Once the department has approved you for an internship, you can then begin to look for a specific placement related to your individual interests. However, the Director of Internships must approve your final placement.
There is a list on the web site of some of the sites where Communication and Media students have done internships. In some cases, you will note the email of a student who has agreed to be available to discuss the internship with you. You can open an account at eRecruiting.com through the Career Resource Center web site. The college subscribes to this service so you have better access as a New Paltz student. Also, most large companies have information on their web sits about internship opportunities. Individual faculty members can also provide suggestions. It is up to you to contact sponsoring agencies and gain their approval for your internship with them. Passing the department's screening process does not guarantee placement.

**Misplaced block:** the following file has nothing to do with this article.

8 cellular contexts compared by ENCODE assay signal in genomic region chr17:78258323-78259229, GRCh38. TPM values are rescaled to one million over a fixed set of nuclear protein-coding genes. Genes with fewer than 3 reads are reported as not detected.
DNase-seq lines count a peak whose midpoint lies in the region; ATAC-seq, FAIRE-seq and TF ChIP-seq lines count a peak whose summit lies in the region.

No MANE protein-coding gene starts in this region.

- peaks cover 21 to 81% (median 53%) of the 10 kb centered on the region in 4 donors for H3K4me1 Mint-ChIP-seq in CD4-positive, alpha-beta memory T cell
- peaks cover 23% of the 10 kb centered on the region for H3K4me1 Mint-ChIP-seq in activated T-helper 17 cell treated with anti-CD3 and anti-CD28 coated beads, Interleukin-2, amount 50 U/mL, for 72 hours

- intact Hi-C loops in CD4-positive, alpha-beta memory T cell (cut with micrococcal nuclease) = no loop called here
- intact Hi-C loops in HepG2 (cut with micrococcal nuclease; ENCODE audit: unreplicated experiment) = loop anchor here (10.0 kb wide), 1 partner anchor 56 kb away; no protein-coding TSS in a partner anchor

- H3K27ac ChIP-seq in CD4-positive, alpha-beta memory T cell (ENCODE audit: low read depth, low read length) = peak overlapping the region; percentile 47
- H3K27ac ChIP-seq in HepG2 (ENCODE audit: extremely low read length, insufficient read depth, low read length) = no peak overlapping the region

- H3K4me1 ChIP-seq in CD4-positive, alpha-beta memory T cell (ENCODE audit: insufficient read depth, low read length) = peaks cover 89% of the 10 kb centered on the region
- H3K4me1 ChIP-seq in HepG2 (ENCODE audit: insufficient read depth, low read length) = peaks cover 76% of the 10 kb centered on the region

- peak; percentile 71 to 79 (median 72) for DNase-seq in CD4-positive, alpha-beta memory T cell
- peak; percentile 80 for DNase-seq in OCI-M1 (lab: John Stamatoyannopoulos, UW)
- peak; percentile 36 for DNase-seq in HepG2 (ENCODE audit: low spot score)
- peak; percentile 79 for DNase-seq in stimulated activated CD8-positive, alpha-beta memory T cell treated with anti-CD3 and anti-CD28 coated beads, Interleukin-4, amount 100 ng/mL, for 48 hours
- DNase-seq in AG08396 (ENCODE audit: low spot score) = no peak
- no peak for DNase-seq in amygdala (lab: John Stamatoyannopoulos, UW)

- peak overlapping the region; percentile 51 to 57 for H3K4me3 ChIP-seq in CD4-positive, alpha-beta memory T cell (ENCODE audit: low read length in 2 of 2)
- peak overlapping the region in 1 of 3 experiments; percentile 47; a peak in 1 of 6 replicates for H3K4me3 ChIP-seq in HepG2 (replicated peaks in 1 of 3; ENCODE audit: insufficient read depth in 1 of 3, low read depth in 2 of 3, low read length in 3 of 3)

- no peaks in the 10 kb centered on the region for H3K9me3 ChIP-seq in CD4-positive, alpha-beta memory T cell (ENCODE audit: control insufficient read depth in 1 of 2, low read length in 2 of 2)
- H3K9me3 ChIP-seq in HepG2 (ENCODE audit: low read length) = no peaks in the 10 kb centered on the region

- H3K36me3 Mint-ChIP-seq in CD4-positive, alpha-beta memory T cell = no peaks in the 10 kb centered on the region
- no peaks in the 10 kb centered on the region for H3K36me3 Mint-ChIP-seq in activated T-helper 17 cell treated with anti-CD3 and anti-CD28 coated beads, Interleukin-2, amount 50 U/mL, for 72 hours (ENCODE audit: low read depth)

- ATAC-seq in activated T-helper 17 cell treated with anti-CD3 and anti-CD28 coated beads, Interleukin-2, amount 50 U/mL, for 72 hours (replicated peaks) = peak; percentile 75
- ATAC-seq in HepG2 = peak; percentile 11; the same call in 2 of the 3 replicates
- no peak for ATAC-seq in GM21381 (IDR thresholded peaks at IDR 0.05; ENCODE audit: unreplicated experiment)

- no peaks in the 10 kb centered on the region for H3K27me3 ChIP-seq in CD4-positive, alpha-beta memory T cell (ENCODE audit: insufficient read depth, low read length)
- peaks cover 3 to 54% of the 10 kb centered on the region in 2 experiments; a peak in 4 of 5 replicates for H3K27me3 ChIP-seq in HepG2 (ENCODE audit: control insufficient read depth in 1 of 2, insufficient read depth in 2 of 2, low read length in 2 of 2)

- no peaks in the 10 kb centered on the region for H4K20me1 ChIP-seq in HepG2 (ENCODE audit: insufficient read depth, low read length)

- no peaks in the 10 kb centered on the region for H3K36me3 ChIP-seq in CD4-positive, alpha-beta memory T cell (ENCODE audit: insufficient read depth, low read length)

The sponsoring agency must be willing to assign an on-site supervisor who will develop a specific description of the tasks for the internship (See Internship Letter of Agreement). We view an internship as a stepping stone to professional employment, so we prefer that you develop professional-level skills. While we know that stuffing envelopes and answering phones is a part of any entry-level job, we do not want you to be unpaid clerical workers. The sponsoring agency must provide an on-site supervisor who will train you. We request that a supervisor provide a minimum of one hour a week in directing your activities. Good supervisors spend more time, particularly in the first weeks of orientation.
In addition, the sponsoring agency must allow you time to attend three seminars on the New Paltz campus during the course of the semester. The on-site supervisor must also be willing to evaluate your performance during the course of the semester.
Robert Miller, Director of Internships in Communication & Media
Phone: (845) 257-3462
Office: SB 49
Department of Communication & Media
SUNY New Paltz
1 Hawk Drive
New Paltz, New York 12561-2443